Broach - brooch

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Beware the two homophones broach and brooch, pronounced as the first looks: IPA: /brəʊtʃ/. (There is also a possible typing mistake in 'broch', not pronounced the same way, which may itself be mistaken for 'brochan'.)

  • There are two verbs 'to broach', of which the first is far more common in academic circles:
    • In current usage, 'to broach' a subject is to introduce the topic, in a debate, conversation, academic text etc.
      • You may sometimes see in older texts the expression 'to broach a cask, or barrel'; this means 'to tap the container', that is, to insert a spout, spigot or other device from which the contents may be poured. In this sense, the word is cognate with broker or retailer, such as a 'pawnbroker' - now mostly a middleman in Stock Exchange transactions ('stockbroker', with various sub-categories), but originally a retailer of beer or wine, a publican or tapster.
      • The original sense was 'to stab' or 'thrust through', later more peacefully 'to pierce', sometimes 'to put on a spit' (for roasting, etc).
    • Sailing boats (and others) dread broaching to, which is very dangerous in high winds and waves. A vessel that 'broaches to' turns so that her length is at right angles to wind or waves, and which then becomes at much greater risk of capsizing, or being rolled over. In storms this can happen unintentionally, often with fatal results, particularly in square-rigged ships.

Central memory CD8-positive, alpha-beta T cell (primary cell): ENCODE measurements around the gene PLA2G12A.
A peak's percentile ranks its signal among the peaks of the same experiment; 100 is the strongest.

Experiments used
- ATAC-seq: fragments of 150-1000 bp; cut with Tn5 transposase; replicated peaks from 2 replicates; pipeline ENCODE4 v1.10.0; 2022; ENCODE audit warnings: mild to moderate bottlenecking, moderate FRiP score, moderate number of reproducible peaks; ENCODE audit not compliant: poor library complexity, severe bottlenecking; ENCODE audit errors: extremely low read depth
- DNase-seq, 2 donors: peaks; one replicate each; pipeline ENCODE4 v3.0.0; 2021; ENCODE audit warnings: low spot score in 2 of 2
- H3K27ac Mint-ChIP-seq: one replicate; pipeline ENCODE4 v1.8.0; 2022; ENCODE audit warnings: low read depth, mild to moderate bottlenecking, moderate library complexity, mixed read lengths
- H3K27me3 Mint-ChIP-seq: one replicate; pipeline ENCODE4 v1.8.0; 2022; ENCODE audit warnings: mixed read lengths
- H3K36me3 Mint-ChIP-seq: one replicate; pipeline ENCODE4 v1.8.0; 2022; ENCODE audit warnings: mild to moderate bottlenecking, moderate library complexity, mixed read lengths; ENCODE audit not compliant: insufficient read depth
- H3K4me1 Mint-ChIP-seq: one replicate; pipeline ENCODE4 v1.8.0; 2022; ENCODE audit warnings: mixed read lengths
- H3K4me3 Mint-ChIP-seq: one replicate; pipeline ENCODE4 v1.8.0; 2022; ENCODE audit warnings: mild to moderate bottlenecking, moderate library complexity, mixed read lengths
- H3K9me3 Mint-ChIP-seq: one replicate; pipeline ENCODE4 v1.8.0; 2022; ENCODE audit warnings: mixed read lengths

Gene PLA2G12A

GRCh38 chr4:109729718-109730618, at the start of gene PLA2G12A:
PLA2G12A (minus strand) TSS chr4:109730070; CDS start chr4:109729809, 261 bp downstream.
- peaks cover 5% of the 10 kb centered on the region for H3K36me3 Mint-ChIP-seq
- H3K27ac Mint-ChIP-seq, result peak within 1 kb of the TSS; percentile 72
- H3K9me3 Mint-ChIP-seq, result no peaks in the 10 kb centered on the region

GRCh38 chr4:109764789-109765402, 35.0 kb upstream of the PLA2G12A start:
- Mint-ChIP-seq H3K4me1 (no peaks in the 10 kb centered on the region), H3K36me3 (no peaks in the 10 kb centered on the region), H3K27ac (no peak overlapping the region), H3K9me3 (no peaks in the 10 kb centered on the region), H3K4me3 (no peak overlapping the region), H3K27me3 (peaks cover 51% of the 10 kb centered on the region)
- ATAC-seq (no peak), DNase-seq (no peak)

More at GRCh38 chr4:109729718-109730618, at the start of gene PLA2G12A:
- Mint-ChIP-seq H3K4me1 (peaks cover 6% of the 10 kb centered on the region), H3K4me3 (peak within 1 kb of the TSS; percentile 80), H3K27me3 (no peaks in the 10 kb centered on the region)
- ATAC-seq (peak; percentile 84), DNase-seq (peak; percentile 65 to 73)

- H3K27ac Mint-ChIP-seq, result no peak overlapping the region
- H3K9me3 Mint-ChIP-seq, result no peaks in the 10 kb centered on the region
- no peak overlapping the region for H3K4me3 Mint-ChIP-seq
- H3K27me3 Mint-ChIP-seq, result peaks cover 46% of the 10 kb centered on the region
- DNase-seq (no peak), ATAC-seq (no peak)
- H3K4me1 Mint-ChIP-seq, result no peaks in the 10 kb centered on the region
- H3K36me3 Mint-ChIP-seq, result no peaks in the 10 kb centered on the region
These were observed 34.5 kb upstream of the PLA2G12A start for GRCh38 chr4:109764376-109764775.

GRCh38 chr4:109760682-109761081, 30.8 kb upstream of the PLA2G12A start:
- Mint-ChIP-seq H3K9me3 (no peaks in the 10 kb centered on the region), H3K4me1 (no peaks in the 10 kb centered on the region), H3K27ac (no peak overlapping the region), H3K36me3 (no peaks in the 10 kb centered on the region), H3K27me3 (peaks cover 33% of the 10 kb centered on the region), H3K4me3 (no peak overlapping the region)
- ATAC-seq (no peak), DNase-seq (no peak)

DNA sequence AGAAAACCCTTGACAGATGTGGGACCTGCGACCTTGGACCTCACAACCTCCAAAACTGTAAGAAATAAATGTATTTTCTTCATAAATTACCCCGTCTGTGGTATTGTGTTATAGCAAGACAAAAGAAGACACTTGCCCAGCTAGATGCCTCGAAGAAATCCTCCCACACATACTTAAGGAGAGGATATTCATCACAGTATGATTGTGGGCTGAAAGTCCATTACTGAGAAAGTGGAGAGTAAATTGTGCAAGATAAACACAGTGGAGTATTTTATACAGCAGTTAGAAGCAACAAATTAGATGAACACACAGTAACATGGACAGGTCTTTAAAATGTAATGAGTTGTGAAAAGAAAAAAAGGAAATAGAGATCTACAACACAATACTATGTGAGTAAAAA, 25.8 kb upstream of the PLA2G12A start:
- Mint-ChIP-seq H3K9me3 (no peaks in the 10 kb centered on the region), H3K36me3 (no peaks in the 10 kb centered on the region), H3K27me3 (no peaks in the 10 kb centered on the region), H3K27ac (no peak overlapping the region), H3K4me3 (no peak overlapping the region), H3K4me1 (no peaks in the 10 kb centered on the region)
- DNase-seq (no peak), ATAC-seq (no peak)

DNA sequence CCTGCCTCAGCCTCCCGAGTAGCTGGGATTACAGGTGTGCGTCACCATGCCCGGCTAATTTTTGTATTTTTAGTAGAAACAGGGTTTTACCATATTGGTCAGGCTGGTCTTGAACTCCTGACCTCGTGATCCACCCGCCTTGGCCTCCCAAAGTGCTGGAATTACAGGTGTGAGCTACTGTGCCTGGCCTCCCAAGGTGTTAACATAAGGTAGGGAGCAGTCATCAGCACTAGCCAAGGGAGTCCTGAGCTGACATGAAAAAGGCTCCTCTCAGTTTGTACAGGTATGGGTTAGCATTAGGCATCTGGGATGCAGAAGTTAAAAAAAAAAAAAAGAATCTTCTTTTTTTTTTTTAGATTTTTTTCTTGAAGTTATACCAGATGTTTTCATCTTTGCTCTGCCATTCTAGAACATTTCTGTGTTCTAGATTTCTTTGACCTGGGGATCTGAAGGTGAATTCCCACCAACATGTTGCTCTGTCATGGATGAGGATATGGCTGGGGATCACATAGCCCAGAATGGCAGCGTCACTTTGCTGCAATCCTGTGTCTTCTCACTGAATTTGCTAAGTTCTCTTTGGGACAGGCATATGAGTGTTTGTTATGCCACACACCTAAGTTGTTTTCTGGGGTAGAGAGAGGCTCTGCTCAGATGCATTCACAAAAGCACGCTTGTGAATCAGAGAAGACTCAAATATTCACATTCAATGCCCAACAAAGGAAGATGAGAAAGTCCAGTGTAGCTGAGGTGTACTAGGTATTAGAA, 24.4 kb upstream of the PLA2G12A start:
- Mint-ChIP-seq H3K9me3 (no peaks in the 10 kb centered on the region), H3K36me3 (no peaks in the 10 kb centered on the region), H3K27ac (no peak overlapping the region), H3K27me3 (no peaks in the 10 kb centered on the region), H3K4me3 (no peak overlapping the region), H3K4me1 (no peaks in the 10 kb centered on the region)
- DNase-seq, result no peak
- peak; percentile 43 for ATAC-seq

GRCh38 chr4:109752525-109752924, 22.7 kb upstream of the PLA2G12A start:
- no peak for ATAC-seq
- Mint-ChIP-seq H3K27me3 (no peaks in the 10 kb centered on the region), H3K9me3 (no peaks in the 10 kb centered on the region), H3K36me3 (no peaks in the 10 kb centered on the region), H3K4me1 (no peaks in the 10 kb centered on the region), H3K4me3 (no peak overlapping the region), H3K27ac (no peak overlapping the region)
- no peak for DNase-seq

• The noun 'a brooch' is the name given to a piece of jewellery designed to be pinned to a garment. Modern brooches are for ornament, but in older times they were often functional - fastening, for example, a cloak securely to the wearer.
There is also a very rare verb 'to brooch', meaning 'to adorn as with a brooch'.
  • Broch is an archaeological/tourist term. The word labels a type of structure found only in Scotland and the Scottish islands: a type of round tower built with two concentric drystone walls with chambers or a stair between them, rising to considerable heights (up to 44 feet). They were built around the turn of the first millennium (ca. 100 BCE - 100 CE). They are the subject of much archaeological discussion and dispute.
Etymological note: although 'broch' is pronounced with a characteristic Scots /χ/ ('voiceless uvular fricative'), IPA: /brɒχ/ and looks Gaelic, it is in fact derived from the North Germanic borg (Old Norse and Danish) 'castle', 'stronghold', cognate with burh in Old English, which led to Present-day English 'borough'.
    • Brochan (pronounced like 'broch' with an added '-an' (IPA: /ˈbrɒχ ən/ on the other hand is a Gaelic term meaning 'thin porridge', or 'gruel'.